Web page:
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AIBU to do nothing about this BULLYING incident?

(54 Posts)
RoastedParsnip Thu 17-Dec-15 11:31:50

dd is nearly 14.
yesterday at school a boy told a group of very intimidating, notorious girls that dd had been 'bitching' about them. dd is terrified of these girls. they spend most of their time in detention and are into all sorts of risky behaviours. they parade round the school in a pack, giving everyone filthy looks. anyway, you get the picture- every comp has a group like this, i imagine.

anyway, one of the girls cornered dd in the toilets and slammed the door in her face. dd calmly denied the accusation and walked away.

at lunch, the whole group pursued dd and she was surrounded by many, many onlookers in what sounded like a lynch mob. the language and level of intimidation sound horrendous. somehow dd remained calm and composed and stated her innocence in a civil, articulate manner. then said she was walking away. eventually, a few people in the crowd who had been with dd in class when the supposed bitching occurred came forward and said it was untrue. it sounds like the tide turned on the nasty girls and gradually they realised that they have have been misinformed. unlikely as it sounds, dd then got a grudging apology.

for the rest of the day people were coming up to dd, some older who she doesn't even know, congratulating her on her handling of the situation.

dd seemed weirdly calm reporting this to me, as was buoyed up by the support she got.

this morning we were discussing it in front of dh, who was at that point not aware of the events of yesterday. dd had a real melt down, sobbing her heart out at the thought of dh reporting it to the school. we had to promise we would do nothing without talking to dd first, and agreed to treat this as a one off, as there was a 'good' outcome for dd.

AIBU or foolish to not report this to the school and respond to any future incidents/ fall out as it occurs? is is ever the right thing not to act with bullying like this? dd seems terrified and i don't blame her. i would be scared of these girls too.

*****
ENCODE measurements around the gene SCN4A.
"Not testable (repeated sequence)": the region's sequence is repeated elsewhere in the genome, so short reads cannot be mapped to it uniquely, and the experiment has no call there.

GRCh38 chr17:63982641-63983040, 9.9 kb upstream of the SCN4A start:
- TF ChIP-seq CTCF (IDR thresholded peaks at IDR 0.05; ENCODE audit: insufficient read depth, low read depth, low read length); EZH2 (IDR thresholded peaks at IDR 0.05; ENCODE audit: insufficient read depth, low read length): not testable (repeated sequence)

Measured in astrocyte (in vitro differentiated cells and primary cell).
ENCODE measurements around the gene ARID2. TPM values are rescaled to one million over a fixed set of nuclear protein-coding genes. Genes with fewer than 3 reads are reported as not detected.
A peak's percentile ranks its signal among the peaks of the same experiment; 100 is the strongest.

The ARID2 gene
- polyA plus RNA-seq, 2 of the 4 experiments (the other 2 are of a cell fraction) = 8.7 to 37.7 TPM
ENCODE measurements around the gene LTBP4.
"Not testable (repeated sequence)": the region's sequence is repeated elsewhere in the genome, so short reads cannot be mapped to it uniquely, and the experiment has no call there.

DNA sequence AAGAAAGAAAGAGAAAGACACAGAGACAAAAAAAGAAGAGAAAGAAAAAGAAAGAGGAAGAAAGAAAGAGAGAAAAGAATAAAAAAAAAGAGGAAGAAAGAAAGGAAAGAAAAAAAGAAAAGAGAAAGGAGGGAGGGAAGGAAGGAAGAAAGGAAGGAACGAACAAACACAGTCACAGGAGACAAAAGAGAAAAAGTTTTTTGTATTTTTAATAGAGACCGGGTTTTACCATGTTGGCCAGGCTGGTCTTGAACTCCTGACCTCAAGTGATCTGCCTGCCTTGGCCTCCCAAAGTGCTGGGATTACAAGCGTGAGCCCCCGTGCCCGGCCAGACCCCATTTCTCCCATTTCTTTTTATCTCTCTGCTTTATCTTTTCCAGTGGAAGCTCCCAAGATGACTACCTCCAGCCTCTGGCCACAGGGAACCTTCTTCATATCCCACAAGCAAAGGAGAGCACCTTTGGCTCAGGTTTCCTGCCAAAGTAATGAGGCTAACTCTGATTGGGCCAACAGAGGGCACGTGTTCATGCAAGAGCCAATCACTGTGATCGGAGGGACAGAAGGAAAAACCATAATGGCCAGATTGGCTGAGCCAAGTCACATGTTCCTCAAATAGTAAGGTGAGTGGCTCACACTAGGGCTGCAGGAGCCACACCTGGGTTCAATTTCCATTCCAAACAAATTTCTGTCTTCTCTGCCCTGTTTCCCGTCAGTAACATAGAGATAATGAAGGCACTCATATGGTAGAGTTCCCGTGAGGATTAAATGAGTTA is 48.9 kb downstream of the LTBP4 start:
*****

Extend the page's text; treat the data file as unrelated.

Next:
finally, a related question...how 'normal' do you think this is for a secondary? should i questioning the culture at school where this can happen? (we are new around here and questioning school choice)

PopcornFrenzy Thu 17-Dec-15 11:36:56

Firstly a big fat well done to your DD for her handling of it. I think you should treat this as a one off and if these girls are as bad as you say the school probably know about them.

Your DD will probably get left alone now as we all know bullies back down when they don't get the reaction they're after.

I was bullied mercilessly at school and wish I'd have handled it like your DD.

RB68 Thu 17-Dec-15 11:40:54

I agree - if there are further issues then a different approach needs taking but I would have an issue with the boy in particular - what a coward

RoastedParsnip Thu 17-Dec-15 11:42:07

thank you popcorn, for your kind words.

i am proud of dd. i think she just found some inner strength from somewhere, but her self esteem is very low at the moment since moving to this school, I'm not sure how she managed it!

dh was worried that as they lost face and one ended up apologising to dd that they might target her again. could go either way sad

RoastedParsnip Thu 17-Dec-15 11:44:32

RB, apparently he is very smug and arrogant and dismissed what he said as 'banter'. dd can be quite feisty when not intimidated by someone and said 'i'll deal with him!' i.e. she doesn't see him as a threat in the way these girls are.

PartridgeFairysparkles Thu 17-Dec-15 11:45:08

Well done to your DD. I would perhaps just let the school pastoral person know what happened though in an email, just for their information.

InTheBox Thu 17-Dec-15 11:45:32

Well done your dd! She sounds a very level headed young woman. I agree with you. She's obviously able to handle herself in the face of such disgusting behaviour. I'd play it by ear and be guided by dd wrt future incidents.

RoastedParsnip Thu 17-Dec-15 11:46:14

oh gawd, partridge, i can't do that now having promised dd. i feel very conflicted tbh.

LaurieLemons Thu 17-Dec-15 11:46:17

Honestly? Pretty normal these days, I know it's not right but in reality she will just end up with more hassle from the girls if you report it. Kids would rather get in trouble themselves than 'grass'. I would trust your DD if she says it wouldn't help things. Gobsmacked how she didn't react one bit! If they don't back down then something needs to be done but it sounds like she handled things well.

RoastedParsnip Thu 17-Dec-15 11:47:50

thank you in the box smile